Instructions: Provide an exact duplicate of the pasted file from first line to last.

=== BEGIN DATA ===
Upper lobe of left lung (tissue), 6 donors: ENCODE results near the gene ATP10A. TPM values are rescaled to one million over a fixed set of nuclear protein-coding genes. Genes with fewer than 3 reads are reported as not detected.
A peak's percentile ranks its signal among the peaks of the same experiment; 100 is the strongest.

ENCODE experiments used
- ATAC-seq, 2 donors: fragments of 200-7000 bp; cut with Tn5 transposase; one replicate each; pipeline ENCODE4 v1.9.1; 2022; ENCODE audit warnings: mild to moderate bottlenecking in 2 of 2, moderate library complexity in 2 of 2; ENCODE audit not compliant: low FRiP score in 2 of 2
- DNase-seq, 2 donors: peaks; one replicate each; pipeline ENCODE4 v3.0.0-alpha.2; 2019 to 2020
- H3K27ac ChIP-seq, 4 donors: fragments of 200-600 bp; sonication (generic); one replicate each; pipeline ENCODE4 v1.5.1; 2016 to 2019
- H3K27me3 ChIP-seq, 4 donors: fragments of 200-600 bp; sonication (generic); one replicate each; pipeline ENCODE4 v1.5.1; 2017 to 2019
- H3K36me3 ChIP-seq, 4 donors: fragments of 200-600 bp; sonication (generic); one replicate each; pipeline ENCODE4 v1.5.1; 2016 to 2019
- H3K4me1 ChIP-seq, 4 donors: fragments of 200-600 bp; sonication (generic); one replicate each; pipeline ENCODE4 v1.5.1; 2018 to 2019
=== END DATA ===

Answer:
Upper lobe of left lung (tissue), 6 donors: ENCODE results near the gene ATP10A. TPM values are rescaled to one million over a fixed set of nuclear protein-coding genes. Genes with fewer than 3 reads are reported as not detected.
A peak's percentile ranks its signal among the peaks of the same experiment; 100 is the strongest.

ENCODE experiments used
- ATAC-seq, 2 donors: fragments of 200-7000 bp; cut with Tn5 transposase; one replicate each; pipeline ENCODE4 v1.9.1; 2022; ENCODE audit warnings: mild to moderate bottlenecking in 2 of 2, moderate library complexity in 2 of 2; ENCODE audit not compliant: low FRiP score in 2 of 2
- DNase-seq, 2 donors: peaks; one replicate each; pipeline ENCODE4 v3.0.0-alpha.2; 2019 to 2020
- H3K27ac ChIP-seq, 4 donors: fragments of 200-600 bp; sonication (generic); one replicate each; pipeline ENCODE4 v1.5.1; 2016 to 2019
- H3K27me3 ChIP-seq, 4 donors: fragments of 200-600 bp; sonication (generic); one replicate each; pipeline ENCODE4 v1.5.1; 2017 to 2019
- H3K36me3 ChIP-seq, 4 donors: fragments of 200-600 bp; sonication (generic); one replicate each; pipeline ENCODE4 v1.5.1; 2016 to 2019
- H3K4me1 ChIP-seq, 4 donors: fragments of 200-600 bp; sonication (generic); one replicate each; pipeline ENCODE4 v1.5.1; 2018 to 2019